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SCOTUS begins issuing new opinions, with another expected related to the power of federal agencies, the battleground state of Wisconsin gets a ruling on alternative voting sites, and coastal work is being done to help salt marshes withstand hurricanes.

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The Supreme Court for now protects access to abortion drug mifepristone, while Senate Republicans block a bill protecting access to in-vitro fertilization. Wisconsin's Supreme Court bans mobile voting sites, and colleges deal with funding cuts as legislatures target diversity programs.

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As summer nears, America's newest and largest international dark sky sanctuary beckons, rural job growth is up, but full recovery remains elusive, rural Americans living in prison towns support a transition, while birth control is more readily available in rural areas.

Paraeducators Protest Work Cutbacks – and Win

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Monday, August 15, 2011   

TACOMA, Wash. - As many schools ponder cutting another ten percent from their budgets in the coming months at the governor's request, the Tacoma School District's decision not to cut some employees' hours is a stark contrast. Those employees are paraeducators, who work one-on-one with students with severe physical or learning disabilities. Already some of the lowest-paid workers at schools, their hours were going to be trimmed by 30 minutes a day.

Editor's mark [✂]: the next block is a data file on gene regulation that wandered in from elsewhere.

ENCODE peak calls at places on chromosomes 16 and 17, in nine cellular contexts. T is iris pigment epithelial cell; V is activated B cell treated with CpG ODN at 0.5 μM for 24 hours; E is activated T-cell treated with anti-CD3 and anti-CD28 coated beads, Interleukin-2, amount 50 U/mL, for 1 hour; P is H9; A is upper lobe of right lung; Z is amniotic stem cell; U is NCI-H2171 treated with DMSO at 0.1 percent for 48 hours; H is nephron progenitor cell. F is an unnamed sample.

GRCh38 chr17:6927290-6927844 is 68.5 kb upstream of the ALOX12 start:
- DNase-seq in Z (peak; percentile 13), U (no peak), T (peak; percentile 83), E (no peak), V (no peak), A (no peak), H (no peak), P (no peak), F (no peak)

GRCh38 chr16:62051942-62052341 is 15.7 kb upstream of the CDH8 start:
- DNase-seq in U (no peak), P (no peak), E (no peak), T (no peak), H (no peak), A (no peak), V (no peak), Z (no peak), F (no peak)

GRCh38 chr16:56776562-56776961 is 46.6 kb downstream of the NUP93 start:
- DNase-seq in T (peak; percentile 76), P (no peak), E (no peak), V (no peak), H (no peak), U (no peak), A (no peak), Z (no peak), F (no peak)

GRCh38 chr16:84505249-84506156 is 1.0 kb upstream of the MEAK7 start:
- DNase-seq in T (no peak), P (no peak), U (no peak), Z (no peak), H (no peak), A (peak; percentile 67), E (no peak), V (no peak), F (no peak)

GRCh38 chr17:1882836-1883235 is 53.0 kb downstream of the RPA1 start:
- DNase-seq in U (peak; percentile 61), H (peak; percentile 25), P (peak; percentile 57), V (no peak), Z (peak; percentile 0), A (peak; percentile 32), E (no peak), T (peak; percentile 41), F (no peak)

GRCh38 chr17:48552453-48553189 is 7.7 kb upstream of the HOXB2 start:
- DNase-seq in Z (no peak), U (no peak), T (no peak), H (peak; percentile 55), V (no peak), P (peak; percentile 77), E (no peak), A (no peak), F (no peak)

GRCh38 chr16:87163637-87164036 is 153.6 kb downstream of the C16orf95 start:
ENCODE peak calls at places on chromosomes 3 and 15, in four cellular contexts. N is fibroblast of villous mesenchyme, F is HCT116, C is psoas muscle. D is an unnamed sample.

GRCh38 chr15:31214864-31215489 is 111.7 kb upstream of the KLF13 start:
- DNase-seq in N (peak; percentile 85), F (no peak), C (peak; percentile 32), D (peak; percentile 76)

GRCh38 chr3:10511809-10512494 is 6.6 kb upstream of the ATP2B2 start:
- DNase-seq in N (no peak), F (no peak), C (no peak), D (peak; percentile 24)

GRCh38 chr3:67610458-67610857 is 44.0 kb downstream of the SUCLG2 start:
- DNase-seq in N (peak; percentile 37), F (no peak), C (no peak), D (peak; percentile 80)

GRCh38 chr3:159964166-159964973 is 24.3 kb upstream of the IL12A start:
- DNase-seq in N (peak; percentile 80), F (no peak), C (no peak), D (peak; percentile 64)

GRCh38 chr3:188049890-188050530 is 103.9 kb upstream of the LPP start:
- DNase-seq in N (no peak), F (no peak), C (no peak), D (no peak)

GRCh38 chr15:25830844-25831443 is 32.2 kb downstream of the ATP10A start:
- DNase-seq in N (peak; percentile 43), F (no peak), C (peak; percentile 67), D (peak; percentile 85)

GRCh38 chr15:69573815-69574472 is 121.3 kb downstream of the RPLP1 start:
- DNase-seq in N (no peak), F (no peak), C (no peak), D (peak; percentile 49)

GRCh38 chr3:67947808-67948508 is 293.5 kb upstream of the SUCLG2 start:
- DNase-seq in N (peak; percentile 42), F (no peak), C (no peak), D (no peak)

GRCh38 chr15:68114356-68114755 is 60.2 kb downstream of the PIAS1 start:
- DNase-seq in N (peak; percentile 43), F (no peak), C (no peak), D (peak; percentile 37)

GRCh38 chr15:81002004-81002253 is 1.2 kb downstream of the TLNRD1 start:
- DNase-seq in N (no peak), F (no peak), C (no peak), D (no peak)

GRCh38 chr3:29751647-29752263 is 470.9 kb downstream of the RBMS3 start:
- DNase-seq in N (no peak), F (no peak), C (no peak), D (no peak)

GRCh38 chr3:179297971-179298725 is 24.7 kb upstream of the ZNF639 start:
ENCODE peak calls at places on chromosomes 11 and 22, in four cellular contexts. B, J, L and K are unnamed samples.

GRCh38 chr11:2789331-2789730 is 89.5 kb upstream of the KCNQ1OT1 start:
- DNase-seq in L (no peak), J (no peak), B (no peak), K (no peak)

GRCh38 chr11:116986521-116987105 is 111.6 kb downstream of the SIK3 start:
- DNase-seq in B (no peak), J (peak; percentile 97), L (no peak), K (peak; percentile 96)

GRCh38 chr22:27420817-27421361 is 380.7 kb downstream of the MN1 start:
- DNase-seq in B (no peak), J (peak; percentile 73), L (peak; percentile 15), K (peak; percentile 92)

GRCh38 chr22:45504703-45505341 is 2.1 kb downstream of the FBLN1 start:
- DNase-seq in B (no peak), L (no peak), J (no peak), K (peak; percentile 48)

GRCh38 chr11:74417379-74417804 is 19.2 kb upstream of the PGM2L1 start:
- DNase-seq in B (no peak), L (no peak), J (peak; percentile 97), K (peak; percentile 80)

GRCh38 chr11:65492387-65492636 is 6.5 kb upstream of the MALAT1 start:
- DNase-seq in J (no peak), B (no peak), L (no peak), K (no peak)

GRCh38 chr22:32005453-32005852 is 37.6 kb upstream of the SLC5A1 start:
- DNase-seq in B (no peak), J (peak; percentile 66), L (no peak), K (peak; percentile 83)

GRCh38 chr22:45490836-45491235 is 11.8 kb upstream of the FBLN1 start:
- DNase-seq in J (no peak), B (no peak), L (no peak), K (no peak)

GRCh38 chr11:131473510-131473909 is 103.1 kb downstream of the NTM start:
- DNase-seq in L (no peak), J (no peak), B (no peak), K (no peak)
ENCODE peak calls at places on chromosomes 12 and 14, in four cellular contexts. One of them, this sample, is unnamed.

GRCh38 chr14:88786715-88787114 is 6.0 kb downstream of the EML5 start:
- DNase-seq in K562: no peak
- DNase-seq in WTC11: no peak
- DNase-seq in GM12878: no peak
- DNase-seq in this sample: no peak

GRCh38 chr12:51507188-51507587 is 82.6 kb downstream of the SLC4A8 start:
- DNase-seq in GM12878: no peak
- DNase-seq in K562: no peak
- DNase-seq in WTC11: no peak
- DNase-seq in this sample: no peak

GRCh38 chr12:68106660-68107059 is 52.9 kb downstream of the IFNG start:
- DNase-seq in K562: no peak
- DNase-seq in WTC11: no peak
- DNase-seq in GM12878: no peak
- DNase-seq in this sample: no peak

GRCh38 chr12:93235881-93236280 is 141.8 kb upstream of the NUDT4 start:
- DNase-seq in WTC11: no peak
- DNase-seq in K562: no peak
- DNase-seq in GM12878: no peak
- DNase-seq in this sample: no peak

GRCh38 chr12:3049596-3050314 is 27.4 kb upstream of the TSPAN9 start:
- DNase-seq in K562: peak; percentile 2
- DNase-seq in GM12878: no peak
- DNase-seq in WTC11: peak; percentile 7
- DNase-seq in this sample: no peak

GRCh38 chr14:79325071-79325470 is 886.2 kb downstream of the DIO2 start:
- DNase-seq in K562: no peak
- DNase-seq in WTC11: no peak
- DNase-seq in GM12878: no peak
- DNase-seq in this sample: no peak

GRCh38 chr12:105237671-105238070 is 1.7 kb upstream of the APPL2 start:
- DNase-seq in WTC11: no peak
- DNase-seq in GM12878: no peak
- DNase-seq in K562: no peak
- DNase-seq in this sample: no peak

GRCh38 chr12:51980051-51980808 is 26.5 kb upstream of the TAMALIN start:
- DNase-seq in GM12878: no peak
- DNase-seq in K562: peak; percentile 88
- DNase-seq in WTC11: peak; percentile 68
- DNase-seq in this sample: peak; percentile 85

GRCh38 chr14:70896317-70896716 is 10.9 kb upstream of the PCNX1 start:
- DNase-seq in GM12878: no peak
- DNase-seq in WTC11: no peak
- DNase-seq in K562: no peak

Paraeducator Barbara Randall-Saleh, who is president of the Tacoma Federation of Paraeducators, says the cuts would have made them part-timers, affecting not only their paychecks, but also their health insurance.

"It just meant for several people that they would have to be looking for another job, because they just couldn't make ends meet with half an hour being cut, plus the increase in cost to their medical benefits. So, it's a great boost for everybody."

Randall-Saleh says there's already not enough time in the school day for many special-needs students, and her colleagues often stay at school longer - without pay - although they've been told that is technically against the law.

"It's the paraeducator that's with 'em in the morning when they get them off the bus. They're with 'em in the afternoon when they put 'em back on the bus to send them home. One concern is their safety. We do it because we care about the students."

She credits the paraeducators, and also the teachers who voiced support for them, for convincing the district not to cut their hours. They wrote letters, testified and even picketed at school board meetings over the summer, suggesting that the district could look for savings in non-instructional areas instead.

There are about 600 paraeducators in the Tacoma school district.


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